Friday, March 29, 2019

Post Feminist Television Film Studies Essay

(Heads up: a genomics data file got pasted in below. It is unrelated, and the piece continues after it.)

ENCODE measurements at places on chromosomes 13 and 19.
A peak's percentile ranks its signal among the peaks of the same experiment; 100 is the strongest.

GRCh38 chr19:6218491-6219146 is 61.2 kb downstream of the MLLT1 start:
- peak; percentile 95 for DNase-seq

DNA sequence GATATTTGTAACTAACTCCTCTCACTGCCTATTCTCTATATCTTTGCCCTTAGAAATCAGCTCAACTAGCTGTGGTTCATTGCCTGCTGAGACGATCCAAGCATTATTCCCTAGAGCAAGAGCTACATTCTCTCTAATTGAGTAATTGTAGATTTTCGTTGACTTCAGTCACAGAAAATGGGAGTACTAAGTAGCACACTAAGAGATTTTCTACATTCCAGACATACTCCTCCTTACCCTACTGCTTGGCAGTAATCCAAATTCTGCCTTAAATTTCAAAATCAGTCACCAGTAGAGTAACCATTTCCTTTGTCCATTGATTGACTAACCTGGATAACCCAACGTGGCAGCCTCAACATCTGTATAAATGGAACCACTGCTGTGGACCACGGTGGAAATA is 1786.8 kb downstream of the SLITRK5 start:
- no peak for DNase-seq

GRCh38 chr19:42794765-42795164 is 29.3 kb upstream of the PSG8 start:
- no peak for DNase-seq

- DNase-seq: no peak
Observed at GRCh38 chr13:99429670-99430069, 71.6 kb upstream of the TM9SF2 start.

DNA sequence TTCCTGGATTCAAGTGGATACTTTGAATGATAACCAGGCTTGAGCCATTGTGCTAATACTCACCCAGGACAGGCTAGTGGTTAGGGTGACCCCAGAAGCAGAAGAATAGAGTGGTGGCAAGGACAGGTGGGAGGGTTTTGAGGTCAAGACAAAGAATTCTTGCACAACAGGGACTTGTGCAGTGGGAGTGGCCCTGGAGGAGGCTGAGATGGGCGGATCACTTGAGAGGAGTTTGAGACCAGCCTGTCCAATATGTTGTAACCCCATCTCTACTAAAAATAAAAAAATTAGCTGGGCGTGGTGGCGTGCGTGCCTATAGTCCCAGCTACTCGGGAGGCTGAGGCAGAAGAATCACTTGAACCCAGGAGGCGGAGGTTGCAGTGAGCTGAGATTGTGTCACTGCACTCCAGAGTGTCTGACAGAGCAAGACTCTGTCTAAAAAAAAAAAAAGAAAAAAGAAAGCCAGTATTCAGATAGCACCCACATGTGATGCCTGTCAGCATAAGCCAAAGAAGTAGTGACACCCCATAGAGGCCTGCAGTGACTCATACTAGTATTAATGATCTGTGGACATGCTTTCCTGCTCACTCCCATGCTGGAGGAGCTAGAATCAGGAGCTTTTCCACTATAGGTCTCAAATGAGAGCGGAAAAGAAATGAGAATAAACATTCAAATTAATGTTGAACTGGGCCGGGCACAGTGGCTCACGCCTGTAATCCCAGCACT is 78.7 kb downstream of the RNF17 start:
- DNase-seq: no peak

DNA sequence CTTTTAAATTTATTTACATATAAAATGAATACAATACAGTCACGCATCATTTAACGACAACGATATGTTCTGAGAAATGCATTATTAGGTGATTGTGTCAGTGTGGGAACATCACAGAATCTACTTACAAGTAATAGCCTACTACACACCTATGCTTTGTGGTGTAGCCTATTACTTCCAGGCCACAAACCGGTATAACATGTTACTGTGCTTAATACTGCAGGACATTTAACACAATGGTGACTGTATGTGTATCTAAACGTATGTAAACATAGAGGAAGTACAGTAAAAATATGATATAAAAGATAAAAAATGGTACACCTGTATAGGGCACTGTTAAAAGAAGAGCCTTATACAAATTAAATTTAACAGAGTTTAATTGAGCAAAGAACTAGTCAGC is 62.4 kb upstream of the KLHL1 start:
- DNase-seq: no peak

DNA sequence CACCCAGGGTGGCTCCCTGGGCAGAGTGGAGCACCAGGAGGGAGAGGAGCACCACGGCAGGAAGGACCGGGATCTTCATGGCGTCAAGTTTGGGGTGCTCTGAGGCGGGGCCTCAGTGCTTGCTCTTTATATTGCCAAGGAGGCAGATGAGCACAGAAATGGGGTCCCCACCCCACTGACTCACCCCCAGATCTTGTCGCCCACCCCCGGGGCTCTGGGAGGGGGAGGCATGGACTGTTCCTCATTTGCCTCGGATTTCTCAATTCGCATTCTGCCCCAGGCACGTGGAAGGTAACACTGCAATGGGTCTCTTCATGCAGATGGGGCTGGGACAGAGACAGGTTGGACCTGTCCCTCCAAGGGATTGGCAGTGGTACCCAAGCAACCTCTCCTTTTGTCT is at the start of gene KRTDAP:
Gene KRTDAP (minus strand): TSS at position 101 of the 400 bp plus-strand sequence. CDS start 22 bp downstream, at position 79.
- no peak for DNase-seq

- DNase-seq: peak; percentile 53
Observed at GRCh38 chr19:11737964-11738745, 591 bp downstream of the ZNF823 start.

Post Feminist Television Film Studies EssayThe media creates mightily re vexations and therefore has a strong imp spell on what mass retrieve in. G oddityer has al slip note been present in media and it is the media that creates stereotypes and assumptions of it. The representation of wo gentlemans gentlemanpower in media has changed end-to-end the years. In the 1950s women were al government agencys at home, taking c atomic number 18 of their children and do sure that the house was clean and dinner served on clock. In new(prenominal) words they were born to shape captures and wives and it was a mans eccentric to work and depict for the family. In recent years on the different hand women in goggle box ar presented as successful businesswomen with passing good representing of fashion and roughly of the while they atomic number 18 unity.Lotz explains that the term postfeminism is use in media to explain contemporary gender governance (2001106).Women are more present in media than ever, they play leading roles they sack up be get downs, wives, and successful businesswomen with verboten losing their femininity. The fulfil was accomplish qualified by connecting postconvergence of tv set with post womens rightist culture. becoming J. Dow (1996) nonices that The bloody shame Tyler Moore Show (1970-1977) was integrity of the archetypal voices of the shift from the national family situation visualizes into a wizard muliebrity, career-oriented programme. It is seen as the result of how powerful and influential feminism was at that time, creating new female person audiences and allowing social changes in the way that women could fulfill themselves as successful and self-reliant businesswomen without the need having a family. Dow (199626) argues thatThe bloody shame Tyler Moore Show created most-valuable parameters for future tv dis persist representing feminism, parameters that imply a condense on working women (and a concomi tant avoidance of a critique of the traditional patriarchal family), the delusion of womens lives without male amatory partners, the enactment of a feminist behavior sentencestyle by upstart, attractive, white, hetero inner, female characters, and a reliance on the tenets of consequence- curve liberal or equity feminism.The show fostered in creating new audiences and encouraged women to find new ways of fulfilling themselves outside their shallow, filled with housework and exploreing after their children lives. At the analogous time it was addressed to women experiencing changes in their economic and familial status with stories infused with consciousness-raising perspectives and lifestyle politics (Lotz, 2001107).Year 1986 brought significant changes to the way women were represented in media (Dow, 1996nr). A third-wave of feminists movements found coverage in television and press, women were more interested in educating themselves and building their careers around their family lives. Professions occupied previously exactly by men were promptly available for women, so far though their pay was significantly lower.Bonnie J. Dow (1996105-108) recognises deuce-ace modes of postfeminist US drama serial lord serial drama, with the exemplar of L.A. Law (1986-1994) where women characters struggle to find a balance between professional life and a family life, postfeminist family television (e.g. thirtysomething (1987-1991)) which illustrates an exempl work upd version of a woman who can be a successful businesswoman and a perfect mother at the like time, and finally a postfeminist nirvana (e.g. Designing Women (1986-1993)) cover successful women who are also single mothers and grass widows.It was the end of 1990s when a new kind of television programs emerged with women as protagonists, these include Xena Warrior Princess (1995-2001), Buffy the Vampire orca (1997-2003), Ally McBeal (1997-2002), evoke in the City (1998-2004) or Family Law (1999-2 002). This was the time when a new, new woman was introduced to television shows, a great deal more Byzantine than bloody shame Ric roughs in The bodgey Tyler Moore Show, and bringing a new wave of feminism, also identified as postfeminism. As Elyce Rae Helford says the late 90s offered some of the roughly developed and compelling (if contradictory and sometimes even reactionary) televisual representations of gender politics and debates over (and within) feminism (2000a6).One of the most significant womanly role models in prime-time US television serial publication was Ally McBeal (played by Calista Flockhart). She is an attractive, young, single and successful lawyer and a problematic character at the very(prenominal) time, struggling to find a man who would meet her expectations. Moseley and Read (2001222) indicate that it was a combination of distaff discourses and feminist discourses that made Allys character a subject of men gaze and a role model for feminists. The show contends feminists conventions regarding natural differences between men and women, underlying the fact that these differences can be eliminated or ignored entirely.Sex and the city serial is other example of how influential feminism is. Main characters are a group of friends, single independent women who gave up on exploreing for their perfect life partners, provided unlike Ally they decide to live life to the full and act like men, without any commitments, feelings or sentiments. Every detail of their lives has its meaning Carrie Bradshaw (played by Sarah Jessica Parker) rents a house, lives from paycheck to paycheck, but spends garrisonune on top of the cathode-ray oscilloscope designer clothes and accessories which indicates on her lack of stability and frivolous relationships with pivotal sex Samantha Jvirtuosos (played by Kim Cattrall) treats men like objects, repulses relationships, monogamy, institution of marriage and children Miranda Hobbes (played by Cynthia Nix on) is a wealthy, cynical feminist who criticises men for taking advantage of women and cannot understand why no men are attracted to her and finally Charlotte York (played by Kristin Davis) is an pariah of the serial publication, who dreams provided about(predicate) her i fate wedding and children, which shows her dedication to adept person and traditionalism. thither are no taboo subjects in this circle of friends, they share their inner fantasies with apiece other, insult men and cherish their singledom. there is a connective point between Ally McBeal and Sex and the City two shows want to change female nature into male behavious, but in both cases characters end up choosing traditional routes.Unlike single women in Sex and the City, protagonists in Desperate Housewives (2004-) are far from being perfect feminine heroines Mary Alice Young (played by Brenda Strong) kills herself in the first 5 proceeding from the start of the series because she cannot live with the guilt of the umbrage she committed, Bree new wave De Kamp (played by Marcia Cross) who is a widowed recovering alcoholic, obsessed with keeping a curtly clean household to hide dirty secrets of her life, Lynette Scavo (played by merriment Huffman) who used to be a successful businesswoman, but had to leave her job after giving birth to six children Susan Meyer (played by Teri Hatcher) who is an emotionally unstable divorcee living with her teenage daughter and finally Gabrielle Solis (played by Eva Longoria)- a occasion super-model who is an unemployed trophy wife to her wealthy husband and cheats on him on all occasion. The series suggest a completely different ways of finding fulfillment in lives of these domestic goddesses as they do not seem to find satisfaction in their family lives, struggle with their ungrateful and overmaster children.There are certain but slight different aspects of postfeminism unmistakable in Gossip lady friend (2007-). This new teen drama portrays yo ung women as successful, independent, socially mobile and free to choose their destiny (McRobbie, 2007270). The freedom that young women represent in the series is highlighted by means of material and cozy enjoyment. Just like in Sex and the City, protagonists in Gossip Girl are attractive, thin and well off. Anita Harris (2004128) argues that a young in-control woman in twenty first century needs to actively participate in the flow of information technology, which shapes her sense of identity and gives her a technological capital, which can be acquired through endureing the latest technological trends, having the latest photographic camera phvirtuoso and Facebook or Twitter account. Gossip Girl is based on the book series of the resembling title written by Cecily von Ziegesar and tells the tosh about a group of teenagers living in Manhattan. Two important girl characters, Serena van der Woodsen (played by Blake Lively) and Blair Waldorf (played by Leighton Meester), are well-nigh all(prenominal) girls wannabies extremely beautiful, wealthy and privileged, and at the same time very unrealistic. It is almost impossible to identify with them, but the sweethearts can take frolic from fantasising about the world they live in or identify themselves with jenny ass Humphrey (played by Taylor Momsen), who attends the same school and Blair and Serena, but comes from a normal essence class family and can never be ane of these girls (Pattee, 2006167).The aspect of post-feminism in Gossip Girl series is portrayed through the lifestyle and the consumption of culture of Blair and Serena. They are both socially active, but it is Blair who has the most high-and-mighty characteristics. She named herself the Queen Bee, positioned herself at the top of the hierarchy at school, which means that every decision made by any of her peer needs to be authorized by her. She victimises girls that do not match her taste, makes fun of them and blocks their way to all socia l evens. On the other hand Blair is very insecure about herself, hates losing or being alone. She needs constant appreciation and acceptance, specially when Serena tries to steal her crown. In instalment 4 of the first series she says to Serena () you could not deal with the spotlight shining on me for at a time, could you? Because you steal everything from me Nate, my mom and girls at school (2007).Throughout the years women revolutionalised prime-time television. From Ally McBeal from Ally McBeal, Carrie Bradshaws from Sex and the City, Bree Van De Camp from Desperate Housewives and Serena van der Woodsen and Blair Waldorf from Gossip girl, every woman finds her ideal character features she wants to implement into her life.FEMALE NARRATORS- VOICE-OVER NARRATION IN POSTFEMINIST DRAMA serial unrestrictedationThe female voice has enormous conceptual and discursive range once it is freed from its claustral confinement within the female body. It is capable of talking about terrori sm, anger, melancholia, human being as well as heterosexual desire, ancient Mexican divinities, sludge operas, Emma Goldman, the circulation of money and even cinema itself (Silverman, 1988186).Kathleen A McHaugh (20013) notices that voice-over narration has a colossal history in American cinema, began in 1930s and was mostly presented by men. Silverman (1988ix) argues that female voice-over narration is rare and further occurs in data-based feminist productions. McHaugh (20013) says that women storytellers is only a recent development, but very rarely occurs in noir films.Susan Snaider Lancer has described female vote counters voices as a site of crisis, contradiction, or challenge (19927). Women storytellers help in defining textual effects and function as a link between language and the feminine body.Voice-over narration is regular(prenominal) in most television programs and as Kozloff (1987) notices, the voice-over narration helps to introduce the story, demotes minds a nd emotions. The event of prime-time television shows with voice-over narration has risen in recent years, these include mirth (1998-2002), Aliens in America (2007-2008), How I Met Your Mother (2005-), Heroes (2006-2010), Everybody Hates Chris (2005-2009), Scrubs (2001-2010), Greys Anatomy (2005-), pushing Daisies (2007-2009), My Name Is Earl (2005-2009), Dexter (2006-) and analysed in this work Gossip Girl, Desperate Housewives (which popularised wise narration with its premiere in 2004) and Sex and the City.Although female voice-over narration is most often associated with television series, there are examples of it on the tremendous screen. These include films like Fried Green Tomatoes (Avnet, 1991), Orlando (Potter, 1993), Clueless (Heckerling, 1995), Bound (Wachowski Bros, 1996), Daughters of the Dust (Dash, 1996) or Mansfield Park (Rozema, 1999). The common characteristic for all these films is that they are any experimental cinemas or independent productions, which leads to the conclusion that female voice-over narration very rarely occurs is box office productions.The voice-over narration is repeatedly chosen in films where the characters deal with trauma (McHaugh, 20015) to mark the seriousness of its circumstances (war films, in these cases however, the vote counter is male) or in films where protagonists tell their coming of age stories, with the examples of Titanic (Cameron, 1997) and Notebook (Cassavetes, 2004).THE splendor OF VOICE-OVER NARRATION OMNISCIENCE IN THE AGE OF GOSIPDOMSarah Kozloff (19885) says that voice-over narration can be formally defined as oral conjure upments, conveying any portion of a register, spoken by an unseen speaker situated in a space and time other than that simultaneously being presented by the mountain ranges on the screen.Kozloff (19883) cl sends that in voice-over narration all three words are full operative. Voice controls the medium, over is a connection between the narrator and the image on the scree n (the narrator in not panoptical at that time) and narration is the message being sent from the narrator to the sweetheart (Kozloff, 19883).The aim of this section is to explore forms and functions of female voice-over narration in the television series Sex and the City, Desperate Housewives and Gossip Girl with the primary(prenominal) focus on Desperate Housewives series. To fully understand the agenda of individually one of them, it is important to fully analyse who the narrators are and what they represent. The research for this article is based on analysis of the first three series of each television program with the main focus on their voice-over narration.It is worth noticing that all three television shows belong to different genre. Although Sex and the City and Desperate Housewives both focus on private lives of their four main characters, they differ in aloofness of the successivenesss approximately 25 minutes of Sex and the City, which classifies it as a situation co medy and approximately 45 minutes of Desperate Housewives, which classes it to a drama series category (similarly to Gossip Girl, which is a teen drama with episodes approximately 45 minutes long).Although in Desperate Housewives and Sex and the City we know who the narrator is, we rarely see them speaking. It is what Allrath et al. calls a non-visible narrators voice (year15). The narrator shows the viewers around, introduces the scenes that they look at without showing his or her face to help them understand the main focus of the episode.One of the reasons why the narrator is present in television series is that he or she gets to choose what the viewer should focus on by defining what scenes are shown Voice-over narration changes the quality of the visual, adding a congenital note by implying that what the audience is watching has been chosen by the narrator (Hoth, 201082).In Sex and the City the voice-over is provided by one of the protagonists- Carrie Bradshaw. She is a newspa per publisher editorialist writing about female sexuality and her voice-over represents her thoughts about hers and her three friends sexual exploits.The Sex and the City series start with the narrators statement, the naked lawfulness about the times we live inWelcome to the age of un-innocence. No one has breakfast at Tiffanys and no one has affairs to remember. Instead, we bear breakfast at 7 a.m. and affairs we try to forget as quickly as possible. Self-protection and closing the deal are paramount. Cupid has flown the cooperative (S01E01, 1998).The message that comes with the above statement is cruel but simple romantic love does not exist any more, but it becomes un veritable subsequently on in the series as we learn that all of the characters are looking for true love, romantic dinners and honest feelings.The theme of each episode is a series of questions of different sexual subject that she ponders about with her close set(predicate) friends, and answers to these questio ns she puts in a form of an article to her sex column I explore those sorts of issues in my column and I perplex terrific sources- my friends (Carrie Bradshaw S01E01, 1998). distributively episode starts with the view of Carrie sitting in front of her laptop. She ponders on the sexual dilemmas by sharing her internal thoughts, which is a rare characteristic for television series featuring single women.Singledom is the subject that Carrie very often comes back to. As an unmarried woman herself, she tries to find the resolution to the nurturing stereotype that it is easier to be killed by a terrorist that it is for a woman to get married after 30 (Carrie Bradshaw S01E01, 1998). She often brings up the statistics about the number of singles in Manhattan, exhausting to convince herself about the endless possibilities of finding a perfect life partner.The filming technique being used in the series help the viewer to identify with the narrator. The camera movements makes the viewers fe el that they perform the same activities as Carrie the camera moves as she looks through the window, walks around her flat or zooms in on her computer screen the same molybdenum when Carrie looks at it.Carries voice-over is technology mediated, whatever she depends she types on her laptop. Her thoughts at the same time are available to public audience, making her private life dilemmas a public read. Sex and the City uses female narration to intervene in feminine discourses regarding female sexuality and lifestyle choices. For example in episode in episode 2 of the first series Carrie says the justice was I thought I had come to terms with my looks the year I sullen 30, when I realised that I no longer had the energy to be frivolous (1998). She is very honest about her sexuality.When at the start of the third series Carrie starts dating a twenty six year old, bisexual man named Sean (played by Eddie Cahill), she soon realises how uncomfortable she feels being with someone who i s not only attracted to her, but still has feelings for his ex boyfriend. But this is not what she was expecting. At the beginning of episode 4 of the third series she states its been said that New Yorkers are the most jaded people in the world. The fact is weve pretty much done and seen it all. It takes quite a bit to shock us(S03E04, 2000). It was only after she met Seans ex boyfriend, who also bechanceed to be married to a poke fun and had a daughter with his ex girlfriend who was also married to another woman, when Carrie realised how strong she feels about her sexuality.Carrie provides the voice-over narration to each episode. Her voice-over also cast offs each episode. Her prologue introduces the topic of the episode, e.g.Lets be honest. Sometimes there is nothing harder in life than being happy for individual else, like lottery winners or extremely successful people who are twenty something. And then there is the sinfulness on earth that only your closest friends can inf lict on- the rape shower (S01E10, 1998).The statements that she gives us at the beginning make the viewers informed of her in trade protection and subjectivity. Usually the entire episode is based on Carries thoughts and dilemmas that she shares with her friends, analyses them and provides possible answers and resolutions at the end of the episode.Carrie uses a very innovative and unusual technique to share her thoughts with the viewers. Especially in the first and the second series she gives solid ground information by directly addressing it to the audience. It seems like she pauses the world behind her, e.g. during a telephone conversation, she stops talking, looks in the camera and starts talking to the viewers.Similarly, when Carrie does the research for her column article, she asks random passers-by for their opinion and usually they look straight in the camera while giving their answers.Both mentioned above techniques cause confusion to the viewer, it is hard to say if she talks to the viewer or becomes one.Mary Alice YoungThe first series of Desperate Housewives opens with scenes of a model housewife, Mary Alice Young (played by Brenda Strong), preparing a family breakfast, painting a pass, polishing and dusting- and then killing herself full after she has finished these tasks. Her voiceover interrupts the suicide to sayin truth I spent the day as I spend every other day, quietly polishing the routine of my life until it gleamed with perfection. Thats why it was so astound when I decided to go to my hallway closet and retrieve a revolver that has never been used (S01E01, 2004).She says these words with a very unruffled tone of voice, almost as she was telling a story that ends with a happy end, or even as she was talking about somebody else. Does she think of her suicide as of a happy moment? What about her family? What about all these people she left behind? Why did she even do that? Why did no one predict it? Apparently self-destructive though ts are an involuntary thoughts and people who want to take their lives away just want to stop hurting. This proves the point that Mary Alice did stop hurting and it seems that committing suicide dehumanised her and took away all her feelings.This moment of suicide enables her to become the wise god-like narrator of the series, whose voiceover tells the story from Heaven. Marys suicide thus makes her central to the main biz line of the first season of the show, since her fatal pulling of the trigger is precisely what triggers the dynamics of investigation and the shows gradual revelations about her past.Listening to Mary Alice the viewer gets the impression of listening to a good old friend, which gives the feeling of legitimacy of the series. She can be classified as a heterodiegetic, third person narrator, because she talks about her past, has no active position in the series and her voice starts and ends each episode.This kind of narrative sets up an enigma, which incites the series and gives the viewer something to look forward to every workweek.Sarah Kozloff (1988) has called the narrator who begins and ends the story a frame narrator. She claims that frame narrators possess a greater degree of believability, also called certificate sureness- the ability to establish and verify the facts of the fictional world. At the end of each episode she sumarises it and helps to understand its message that people believe is true, sharing her secular wisdom with the viewerswe honour heroes for different reasons. Sometimes for their daring. Sometimes fort heir bravery. Sometimes for their goodness. But mostly we honour heroes because at one point or another we all dream of being bring throughd. Of course if the right hero doesnt come along, sometimes we just have to rescue ourselves (S01E17, 2004).A perfect housewife leaves her family behind to lead us through the mysterious lives of the people of Wisteria Lane, but what her best friends, and at the same time t he main protagonists of the story, want to know is why did she do it? Suspicions arise when four of Mary Alices best friends Susan (played by Teri Hatcher), Bree (played by Marcia Cross), Lynette (played by Felicity Huffman) and Gabrielle (played by Eva Longoria) find a note in her belongings I know what you did, it makes me sick, Im going to tell (S01E01, 2004).This opening to the series provided an effective opening into the unfolding narrative, setting up new enigmas week by week and encourages watching following episodes. The secret is revealed at the end of season one and after that the stories that she tells are not related with her family or herself. This is also the time when her son and husband move out from Wisteria Lane. All she does from this moment is stimulationing on her friends problems, lies and affairs.Surprisingly to all the living, she says something that no one would ever think about, which intensifies this enigmaan odd thing happens when we die, our senses va nish taste, touch, smell and sound become a distant memory, but our sight oh our sight expands and we can suddenly see the world weve left behind so clearly. Of course, most of whats visible to the dead, could also be seen by the living, if theyd only taken time to look (S01E02, 2004).This provides the characters way of explaining where her omniscience comes from. By saying this she also explains herself that all she has got left are memories, but what she gained is the limitless access to peoples lives and thoughts.Thanks to Mary Alice the dirty secrets, affairs, illnesses and pecuniary problems of Wisteria Lane are made public. At the beginning of each episode the voice-over prologue introduces more and more complications to the narrative and new information about the characters in the series. For example in episode 2 of the first series Mary Alice reveals Gabrielles secret() like my friend Gabrielle. I should have seen how suffering she was, but I didnt. I only saw her clothes from genus Paris and her platinum jewellery, and her brand new diamond watch. If I looked closer, I would have seen Gabrielle was a drowning woman, desperately in search of a life raft. luckily for her, she found one. Of course Gabrielle only saw her young gardener as a way to infuse her life with little excitement. But now she was about to discover just how exciting her life could get (2004). pursuit this statement Mary Alice proceeds to showing Gabrielles husband getting out of his car while she is having a bath with her lover. Narrators prologue functions as the time to reveal her friends dirty secrets and also to show who they really are behind the unsympathetic doors.Another example could be episode 15 of the first series where Mary Alice shows Bree finding a condom in the laundry ringBree Van De Kamp believed in old-fashioned values, such as respect for God, the impressiveness of family and love of country. In fact Bree believed so strongly in her values, it was unceasing ly a shock whenever she was confronted with those who didnt (2004).Mary Alice knew her friend so well that she instantaneously knew what Brees reaction would be- to find out if her husband is cheating or if one of her children has pre-marital sex. She predicts characters actions, knows the resolution to their problems, but waits with the reveal and gives hints of what is going to happen next.At the end of every episode Mary Alices voice-over summarises the events, which she has unfolded with an epilogue and teases the viewer with what is going to happen next() yes, each new day in suburbia brings with it a new set of lies, the worst are the ones we tell ourselves before we fall down asleep. We whisper them in the dark, telling ourselves we are happy or that he is happy, that we can change or that he will change his mind. We channel ourselves we can live with our sins or that we can live without him. Yes, each nighttime before we fall asleep we lie to ourselves in a desperate, de sperate hope that come morning it will all be true (S01E15, 2004).Suburban areas used to be portrayed as idyllic places, where people grew up in their communities, raised their kids and everyone was extremely nice to each other. With Mary Alices words the impression that the viewer gets is that the association of this idyllic place has been turned upside down. It seems that there are lots of lies and secrets that it holds, which makes it an example of juxtaposition for the truth about the series, she explains Suburbia is a boutground, an arena for all forms of domestic battle (S01E06, 2004). Another example of this kind is shown in episode 2 of the second series, where Mary Alice saysbeautiful lawns. Spacious homes. Happy families. These are the hallmarks of suburbia. But if you look beneath the veneer of gracious living, you will see a battle raging. A battle for control. You see the combatants everywhere, engaged in their routine skirmishes trash fiercely to have dominion over the world around them (2005).The way that suburbia is presented in Desperate Housewives denies being a sacred domestic space of mutual trust and affection, altruistic care, peaceful innocence, religious inspiration, security from outside interference, and all-encompassing virtue (Hebel, 2005187).What is striking about this statement is that the narrator of the series is presented as authoritative, truthful and realistic, while people living on Wisteria Lane and the idea of the place itself are illusive. Everyone attends Mary Alices funeral, which either proves a strong relationship between neighbours or is a movement of politeness in the community. Everyone seeks scandal in modern world, there are no perfect places mentioned by Hebel (2005187), they varnished the moment the first crime was committed and the truth hidden() yes, everyone loves a scandal, no matter how big or small. After all, what could be more entertaining than watching the declivity of the high and mighty. What co uld be more amusing than the public exposure of hypocritical sinners. Yes, everyone loves a scandal, and if for some reason youre not enjoying the latest one, well, the next one is always around the corner (Mary Alice, S01E16, 2005).Mary Alice is initially portrayed by her friends- the main protagonists- as the nicest person they have ever met. At the wake, Bree, Lynette, Gabrielle and Susan pucker at a dining table, stare briefly at the chair that Mary Alice used to sit on and start pondering about their friends life. They cannot believe that someone so happy could have done something so terrible. Gabrielle reflects what kind of problems could she have had? She was healthy, had a great home, a nice family. If Mary Alice was having some sort of crisis, we would have known, she lives fifty feet away for Gods sake (S01E01).There are many situations throughout the series when Mary Alices apparent narrative omnipresence and omnipotence are demonstrated. When she says that to understand Maisy Gibbons (played by Sharon Lawrence), you first need to know how she spends her afternoons (S01E10, 2004) and then proceeds to show the viewers how Maisy does her husbands laundry, helps her children with their homework and works as a prostitute in the afternoons when her family is not at home. It is a terrible juxtaposition to the way that her neighbours see her as a perfect mother and an exemplary housewife. The interesting fact here is that Maisy is not a main character in the series and here almost the whole episode is dedicated to her.The narrators voice is always very calm, the viewer is never able to notice any emotions driving her. She speaks with a lot of confidence and authority because she is aware of the fact that she knows everything and everyone.Sometimes she gives the viewer the impression of interacting with other characters. When her friends pull ahead to pack up her belongings and Gabrielle notices that all Mary Alices clothes were coat 8, not size 6 like she had been telling everyone, she drops a comment Guess we found a skeleton in her closet (S01E01, 2004), Mary Alice responds Not quite Gabrielle, not quite (S01E01, 2004), which insinuates that even darker secrets are to be revealed in the future.Mary Alice seems to be enjoying her power and knowledge. She knows in what emotional state her friends are, e.g. when Edie Britt (played by Nicollette Sheridan) decided to ask Mike Delfino (played by pack Denton) out on a date despite the fact that she knew that Susan was interested, Mar